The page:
For the past few months, Barack Obama and his allies in Congress have been striding towards far-reaching reform of the US healthcare system without the public paying much attention. This is changing. Interested parties are studying draft legislation to see where they stand. In spite of the Democrats’ dominance in Washington, reform will not glide through unopposed.
Using a manoeuvre called reconciliation, the administration can get reform through Congress without a single Republican vote. But the Democrats themselves are divided.
They agree on several elements. At least to begin with, private employer-provided insurance will remain the norm. “If you like your present plan”, as most Americans do, “nothing will change”. New mandates, subsidies and a regulated insurance exchange would widen coverage, as in Massachusetts. But controversy surrounds three points: what the reform will cost, how it will be paid for and, especially, what role a new public insurance plan might play.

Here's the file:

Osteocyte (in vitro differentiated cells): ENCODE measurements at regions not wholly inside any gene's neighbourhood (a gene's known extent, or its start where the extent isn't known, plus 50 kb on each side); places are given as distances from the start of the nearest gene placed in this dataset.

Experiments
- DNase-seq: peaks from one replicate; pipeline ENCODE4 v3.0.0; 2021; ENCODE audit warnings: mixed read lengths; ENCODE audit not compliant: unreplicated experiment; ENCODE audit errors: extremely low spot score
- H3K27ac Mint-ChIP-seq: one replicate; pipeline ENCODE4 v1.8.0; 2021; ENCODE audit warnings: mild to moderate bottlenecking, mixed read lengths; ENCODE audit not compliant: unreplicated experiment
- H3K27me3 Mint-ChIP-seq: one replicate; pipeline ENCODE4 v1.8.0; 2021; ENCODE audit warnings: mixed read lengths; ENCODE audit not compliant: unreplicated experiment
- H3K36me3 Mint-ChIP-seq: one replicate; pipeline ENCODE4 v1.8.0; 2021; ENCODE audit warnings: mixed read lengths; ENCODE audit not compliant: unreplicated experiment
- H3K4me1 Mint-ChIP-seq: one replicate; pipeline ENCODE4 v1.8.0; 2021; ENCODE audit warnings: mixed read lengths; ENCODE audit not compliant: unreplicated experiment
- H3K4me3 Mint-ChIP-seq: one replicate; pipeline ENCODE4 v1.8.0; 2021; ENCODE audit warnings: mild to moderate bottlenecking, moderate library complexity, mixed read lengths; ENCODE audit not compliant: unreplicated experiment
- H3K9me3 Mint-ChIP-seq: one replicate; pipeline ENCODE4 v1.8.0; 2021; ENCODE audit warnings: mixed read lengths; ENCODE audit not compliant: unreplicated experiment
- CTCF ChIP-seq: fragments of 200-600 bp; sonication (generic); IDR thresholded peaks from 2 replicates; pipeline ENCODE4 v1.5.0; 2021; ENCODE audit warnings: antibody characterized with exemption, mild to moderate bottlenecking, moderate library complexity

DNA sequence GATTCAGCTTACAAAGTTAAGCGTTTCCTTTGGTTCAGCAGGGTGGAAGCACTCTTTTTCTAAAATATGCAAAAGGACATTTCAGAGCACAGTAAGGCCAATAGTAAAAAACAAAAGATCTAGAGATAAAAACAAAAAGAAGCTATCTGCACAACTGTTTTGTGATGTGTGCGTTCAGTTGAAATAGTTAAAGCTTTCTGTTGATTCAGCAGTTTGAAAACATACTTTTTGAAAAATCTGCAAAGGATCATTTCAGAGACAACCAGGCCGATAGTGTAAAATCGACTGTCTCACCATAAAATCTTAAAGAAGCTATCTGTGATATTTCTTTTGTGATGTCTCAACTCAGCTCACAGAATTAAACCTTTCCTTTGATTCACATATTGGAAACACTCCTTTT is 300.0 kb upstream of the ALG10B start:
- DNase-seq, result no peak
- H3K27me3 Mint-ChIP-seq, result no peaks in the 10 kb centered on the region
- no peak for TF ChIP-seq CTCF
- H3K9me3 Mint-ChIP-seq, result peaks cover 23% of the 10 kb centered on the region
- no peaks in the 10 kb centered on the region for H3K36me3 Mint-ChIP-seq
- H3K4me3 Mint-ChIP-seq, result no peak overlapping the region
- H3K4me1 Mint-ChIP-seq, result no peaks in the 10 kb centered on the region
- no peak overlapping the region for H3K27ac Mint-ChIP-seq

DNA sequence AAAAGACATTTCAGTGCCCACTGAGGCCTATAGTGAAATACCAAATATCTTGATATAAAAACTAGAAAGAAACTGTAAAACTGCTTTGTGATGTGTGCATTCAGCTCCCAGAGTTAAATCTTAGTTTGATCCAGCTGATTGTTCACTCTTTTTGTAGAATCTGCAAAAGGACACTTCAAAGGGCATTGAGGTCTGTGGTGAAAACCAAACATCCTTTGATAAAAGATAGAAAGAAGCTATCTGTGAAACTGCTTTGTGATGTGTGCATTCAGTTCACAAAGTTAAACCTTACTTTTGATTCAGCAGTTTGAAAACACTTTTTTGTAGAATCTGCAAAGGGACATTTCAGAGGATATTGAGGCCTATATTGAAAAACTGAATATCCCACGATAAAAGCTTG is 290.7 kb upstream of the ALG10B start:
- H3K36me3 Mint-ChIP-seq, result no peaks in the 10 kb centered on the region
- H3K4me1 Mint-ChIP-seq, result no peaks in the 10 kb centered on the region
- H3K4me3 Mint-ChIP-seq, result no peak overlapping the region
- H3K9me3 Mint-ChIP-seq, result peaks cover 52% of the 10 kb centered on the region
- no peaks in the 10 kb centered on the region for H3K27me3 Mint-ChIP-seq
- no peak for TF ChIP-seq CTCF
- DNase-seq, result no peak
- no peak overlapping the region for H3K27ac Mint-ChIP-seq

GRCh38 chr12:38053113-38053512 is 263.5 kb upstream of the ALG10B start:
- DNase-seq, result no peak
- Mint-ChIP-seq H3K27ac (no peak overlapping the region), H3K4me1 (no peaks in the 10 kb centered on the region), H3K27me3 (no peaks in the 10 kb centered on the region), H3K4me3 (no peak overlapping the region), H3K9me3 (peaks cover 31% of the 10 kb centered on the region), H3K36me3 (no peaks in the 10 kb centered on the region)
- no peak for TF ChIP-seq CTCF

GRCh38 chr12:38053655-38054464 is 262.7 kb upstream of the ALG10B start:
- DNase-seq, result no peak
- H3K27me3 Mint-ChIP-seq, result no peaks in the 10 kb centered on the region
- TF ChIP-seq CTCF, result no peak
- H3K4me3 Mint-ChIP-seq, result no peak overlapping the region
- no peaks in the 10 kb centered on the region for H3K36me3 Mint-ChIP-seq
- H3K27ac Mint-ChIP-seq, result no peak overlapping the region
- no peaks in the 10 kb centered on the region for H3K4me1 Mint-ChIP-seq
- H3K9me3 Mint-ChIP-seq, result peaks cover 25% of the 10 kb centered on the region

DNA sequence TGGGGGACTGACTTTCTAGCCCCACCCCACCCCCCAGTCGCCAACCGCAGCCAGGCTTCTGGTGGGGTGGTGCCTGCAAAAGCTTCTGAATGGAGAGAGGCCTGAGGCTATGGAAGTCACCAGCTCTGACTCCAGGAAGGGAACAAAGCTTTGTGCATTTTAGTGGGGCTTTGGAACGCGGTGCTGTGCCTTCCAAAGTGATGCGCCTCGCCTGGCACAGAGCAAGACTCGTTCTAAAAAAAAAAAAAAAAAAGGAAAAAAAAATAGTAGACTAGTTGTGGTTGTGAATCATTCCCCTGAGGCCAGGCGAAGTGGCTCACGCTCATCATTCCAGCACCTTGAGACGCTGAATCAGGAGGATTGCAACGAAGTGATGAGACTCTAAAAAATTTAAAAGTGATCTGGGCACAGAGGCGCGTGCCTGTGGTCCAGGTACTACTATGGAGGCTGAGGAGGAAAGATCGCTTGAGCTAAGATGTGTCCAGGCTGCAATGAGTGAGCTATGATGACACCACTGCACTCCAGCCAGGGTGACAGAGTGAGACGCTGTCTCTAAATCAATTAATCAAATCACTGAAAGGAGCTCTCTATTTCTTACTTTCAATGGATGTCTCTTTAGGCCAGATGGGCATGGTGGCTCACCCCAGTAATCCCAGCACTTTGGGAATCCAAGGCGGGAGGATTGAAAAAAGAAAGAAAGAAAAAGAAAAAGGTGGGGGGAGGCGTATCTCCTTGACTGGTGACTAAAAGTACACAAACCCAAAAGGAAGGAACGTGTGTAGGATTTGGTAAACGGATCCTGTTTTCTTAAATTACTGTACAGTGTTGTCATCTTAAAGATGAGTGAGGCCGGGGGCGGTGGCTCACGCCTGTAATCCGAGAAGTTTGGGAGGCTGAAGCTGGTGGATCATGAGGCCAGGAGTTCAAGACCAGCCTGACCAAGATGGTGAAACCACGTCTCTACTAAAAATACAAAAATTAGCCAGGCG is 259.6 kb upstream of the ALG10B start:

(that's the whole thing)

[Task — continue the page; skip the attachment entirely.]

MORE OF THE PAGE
The nonpartisan Congressional Budget Office is known for its unhelpfully honest analyses. The agency is under attack on health reform even before it has released its numbers: Democrats think these will be unduly pessimistic. Some already want Congress to ignore the CBO and use “directed scoring” instead. (Under directed scoring, policies cost what you want them to.) Even on the administration’s own estimates, reform will cost more than $1,000bn (€714bn, £608bn) over 10 years. Standards have changed lately, but it is still a lot of money.
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